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Hero teachers at shooting in Lafayette movie theater

Active shooter response protocols

Perhaps the most tragic killing sprees are those which take place at schools, where the body count includes teenagers and children. Many academic institutions have implemented active shooter response training programs for teachers and staff as a result of gun violence in schools. The adoption of active shooter response programs by academic institutions has made teachers and educators, a group highly adept at responding to life threatening incidents.

On Saturday, July 25th, 2015, a man armed with a .40-caliber handgun bought a ticket to a 7:10 pm show at a theater in Lafayette, Louisiana. Twenty minutes into the show, the man stood up and started shooting into the rows directly before him. Two women ages 31 and 21 died instantly from gunshots wounds. Nine others were wounded before the attacker committed suicide inside of the theater. According to media reports, two of the surviving members of the audience were both school teachers at a local high-school.

When the shooter opened fire, the school teachers managed to drop to the floor. One of them, Jena Legnon-Meaux, commented afterwards that her first thought was to get low, “I’m sure that had something to do with the training that we had, the lock-downs.” Despite being shot in the leg, Jena managed to crawl to the theater exit, and make her way outside, where she screamed to alert nearby authorities of the shooting.  Ali Viator-Martin, also a teacher, was shot in the leg, yet she managed to reach and pull the nearest fire alarm, alerting all theater goers and staff.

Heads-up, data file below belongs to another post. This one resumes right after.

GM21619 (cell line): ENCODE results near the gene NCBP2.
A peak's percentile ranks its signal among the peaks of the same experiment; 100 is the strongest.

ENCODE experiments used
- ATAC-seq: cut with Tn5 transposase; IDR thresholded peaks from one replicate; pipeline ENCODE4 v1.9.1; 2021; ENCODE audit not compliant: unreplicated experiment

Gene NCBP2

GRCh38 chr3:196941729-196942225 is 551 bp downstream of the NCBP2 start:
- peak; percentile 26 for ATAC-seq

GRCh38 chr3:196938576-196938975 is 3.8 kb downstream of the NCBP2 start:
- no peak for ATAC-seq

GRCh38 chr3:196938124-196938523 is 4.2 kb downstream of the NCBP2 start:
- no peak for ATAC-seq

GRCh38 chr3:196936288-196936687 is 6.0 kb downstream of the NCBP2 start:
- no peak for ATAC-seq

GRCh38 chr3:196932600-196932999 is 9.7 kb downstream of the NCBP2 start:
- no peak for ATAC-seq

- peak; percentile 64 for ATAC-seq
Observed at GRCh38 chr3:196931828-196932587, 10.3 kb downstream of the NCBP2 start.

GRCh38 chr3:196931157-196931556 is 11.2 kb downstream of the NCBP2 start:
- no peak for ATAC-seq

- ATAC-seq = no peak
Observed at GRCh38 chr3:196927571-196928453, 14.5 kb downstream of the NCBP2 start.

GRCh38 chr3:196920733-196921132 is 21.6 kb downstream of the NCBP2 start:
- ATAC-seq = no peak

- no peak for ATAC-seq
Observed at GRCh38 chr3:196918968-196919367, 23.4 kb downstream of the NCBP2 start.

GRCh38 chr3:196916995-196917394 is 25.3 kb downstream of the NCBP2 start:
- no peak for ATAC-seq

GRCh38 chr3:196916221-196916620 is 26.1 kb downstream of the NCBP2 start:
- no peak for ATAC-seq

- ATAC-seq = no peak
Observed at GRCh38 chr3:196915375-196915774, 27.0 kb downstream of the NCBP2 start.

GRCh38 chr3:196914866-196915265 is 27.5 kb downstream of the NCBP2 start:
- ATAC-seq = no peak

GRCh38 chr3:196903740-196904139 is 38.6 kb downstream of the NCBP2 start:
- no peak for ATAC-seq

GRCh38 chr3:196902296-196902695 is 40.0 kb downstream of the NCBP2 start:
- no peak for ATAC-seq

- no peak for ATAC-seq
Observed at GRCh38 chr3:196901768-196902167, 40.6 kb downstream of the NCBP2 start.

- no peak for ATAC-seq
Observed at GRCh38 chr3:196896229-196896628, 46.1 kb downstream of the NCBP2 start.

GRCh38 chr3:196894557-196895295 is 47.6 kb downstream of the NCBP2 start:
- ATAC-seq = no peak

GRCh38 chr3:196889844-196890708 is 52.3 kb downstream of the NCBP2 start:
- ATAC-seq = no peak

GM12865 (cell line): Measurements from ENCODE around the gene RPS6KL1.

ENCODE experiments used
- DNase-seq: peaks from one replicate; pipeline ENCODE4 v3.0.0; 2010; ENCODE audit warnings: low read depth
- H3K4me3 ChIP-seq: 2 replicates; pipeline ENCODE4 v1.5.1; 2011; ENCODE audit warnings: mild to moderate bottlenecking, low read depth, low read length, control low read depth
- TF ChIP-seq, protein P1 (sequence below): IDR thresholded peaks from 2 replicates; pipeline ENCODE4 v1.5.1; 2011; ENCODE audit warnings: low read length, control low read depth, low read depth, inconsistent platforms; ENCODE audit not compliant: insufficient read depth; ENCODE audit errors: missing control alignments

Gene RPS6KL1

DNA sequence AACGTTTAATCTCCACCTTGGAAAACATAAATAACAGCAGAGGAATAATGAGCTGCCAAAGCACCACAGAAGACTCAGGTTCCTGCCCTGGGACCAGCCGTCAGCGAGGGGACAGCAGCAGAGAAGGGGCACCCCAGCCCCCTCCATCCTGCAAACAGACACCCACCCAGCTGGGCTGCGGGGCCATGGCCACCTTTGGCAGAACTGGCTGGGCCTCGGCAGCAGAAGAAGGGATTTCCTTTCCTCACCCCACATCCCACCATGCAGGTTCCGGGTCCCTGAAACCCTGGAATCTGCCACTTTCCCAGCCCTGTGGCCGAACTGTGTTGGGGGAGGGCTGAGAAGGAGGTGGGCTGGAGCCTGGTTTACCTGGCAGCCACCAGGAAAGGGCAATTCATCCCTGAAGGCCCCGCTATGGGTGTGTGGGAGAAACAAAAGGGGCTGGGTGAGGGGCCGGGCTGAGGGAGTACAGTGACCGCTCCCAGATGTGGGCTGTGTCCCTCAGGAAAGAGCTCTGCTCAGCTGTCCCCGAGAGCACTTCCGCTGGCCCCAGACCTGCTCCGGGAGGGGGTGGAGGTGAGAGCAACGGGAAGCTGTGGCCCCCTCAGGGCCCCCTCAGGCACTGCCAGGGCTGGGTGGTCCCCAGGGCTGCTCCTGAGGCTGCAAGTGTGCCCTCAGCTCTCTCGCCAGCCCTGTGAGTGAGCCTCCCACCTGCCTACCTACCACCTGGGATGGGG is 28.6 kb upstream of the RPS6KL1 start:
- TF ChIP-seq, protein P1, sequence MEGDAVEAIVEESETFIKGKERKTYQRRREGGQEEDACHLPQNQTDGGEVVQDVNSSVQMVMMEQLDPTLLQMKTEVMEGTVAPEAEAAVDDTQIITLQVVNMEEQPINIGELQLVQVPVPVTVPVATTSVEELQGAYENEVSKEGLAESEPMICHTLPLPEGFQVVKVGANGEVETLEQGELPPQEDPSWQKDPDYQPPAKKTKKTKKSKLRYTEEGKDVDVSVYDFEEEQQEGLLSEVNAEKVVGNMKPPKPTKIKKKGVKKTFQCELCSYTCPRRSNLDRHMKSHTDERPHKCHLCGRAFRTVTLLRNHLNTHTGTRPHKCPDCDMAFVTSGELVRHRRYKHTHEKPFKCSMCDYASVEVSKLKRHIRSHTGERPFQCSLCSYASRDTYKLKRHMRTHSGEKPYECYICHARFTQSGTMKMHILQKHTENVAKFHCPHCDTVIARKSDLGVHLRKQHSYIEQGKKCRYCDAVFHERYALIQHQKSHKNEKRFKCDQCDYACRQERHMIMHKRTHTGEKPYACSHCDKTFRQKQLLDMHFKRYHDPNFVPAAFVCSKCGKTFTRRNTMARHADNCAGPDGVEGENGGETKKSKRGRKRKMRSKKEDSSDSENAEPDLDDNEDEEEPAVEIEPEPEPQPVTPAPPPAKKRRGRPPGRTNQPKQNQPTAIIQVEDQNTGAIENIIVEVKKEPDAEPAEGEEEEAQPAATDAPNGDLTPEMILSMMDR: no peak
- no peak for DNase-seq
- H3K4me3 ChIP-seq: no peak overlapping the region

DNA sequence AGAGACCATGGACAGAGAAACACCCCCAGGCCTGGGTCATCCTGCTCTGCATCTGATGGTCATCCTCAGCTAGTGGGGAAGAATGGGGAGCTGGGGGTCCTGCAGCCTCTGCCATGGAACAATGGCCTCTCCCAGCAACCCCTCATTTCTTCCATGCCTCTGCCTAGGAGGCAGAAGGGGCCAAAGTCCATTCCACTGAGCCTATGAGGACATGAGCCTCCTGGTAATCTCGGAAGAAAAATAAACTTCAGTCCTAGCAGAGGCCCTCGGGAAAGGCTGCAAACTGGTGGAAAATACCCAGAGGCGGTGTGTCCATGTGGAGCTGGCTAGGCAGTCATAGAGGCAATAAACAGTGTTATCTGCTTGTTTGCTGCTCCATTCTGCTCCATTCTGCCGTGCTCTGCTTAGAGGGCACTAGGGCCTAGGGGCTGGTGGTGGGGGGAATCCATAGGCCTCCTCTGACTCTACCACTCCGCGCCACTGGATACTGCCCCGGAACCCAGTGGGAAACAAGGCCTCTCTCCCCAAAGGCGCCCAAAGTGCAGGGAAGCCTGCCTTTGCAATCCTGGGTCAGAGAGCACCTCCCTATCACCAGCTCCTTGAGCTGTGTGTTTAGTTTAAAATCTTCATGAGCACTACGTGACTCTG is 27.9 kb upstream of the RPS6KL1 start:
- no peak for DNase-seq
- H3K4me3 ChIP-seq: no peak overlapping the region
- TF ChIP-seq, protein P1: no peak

Both teachers had received active shooter response training along with the rest of the staff at Jeanerette senior high-school. The principal at Jeanerette senior-high said that avoiding panic to take over is essential to properly responding during an active shooter incident, also adding that reacting becomes like “muscle memory.”

A.L.I.C.E. active shooter response protocol

A notable active shooter response protocol goes under the acronym A.L.I.C.E., which stands for Alert, Lockdown, Inform, Counter, and Evacuate. ALICE, as stated by the official website, is the “first active shooter response program in the US.” Prior to to the creation of ALICE in 1999, the standard protocol against active shooters schools was to spread a code red over the PA (if available), take students into a classroom, lock the door, hide, and wait for the police to arrive. The concept for ALICE originated at a dinner table over a conversation on the subject of active shooters at schools between a police officer and a school teacher.

A – Alert. Use Specific Language. Avoid Code Words

During the Alert stage, teachers are trained to use any means available to communicate the potential threat, making sure the communication is as straight forward as possible. Use of plain language over code words is advised. The last thing you anyone needs is to get tongue tied trying to remember alert codes, or to blurt out a code to someone who’s unaware of its meaning. If there’s a gun in the building, don’t waste valuable time saying “code red,” instead, state in plain words, “there’s a man with a gun in the building.”

L – Lockdown. Barricade the room. Silence Mobile Devices. Prepare to Evacuate or Counter if Needed

If there is no safe way out of the building, the following step is Lockdown. Lockdown prepares the teachers for the event of meeting face to face with the aggressor. In Lockdown, the teacher leads the students into a classroom, locks the doors, turns the lights off, and makes sure everyone silences all mobile and electronic devices.
Prior to the conception of the ALICE program, Lockdown was the final step in the civilian’s opposition against a dangerous intruder. With prior methods, teacher and students are advised to wait for the authorities to arrive and take down the intruder. ALICE promotes a pro-active state of Lockdown, urging teacher and students to remain alert as to the whereabouts of the intruder and, to prepare to confront the intruder as a last resort.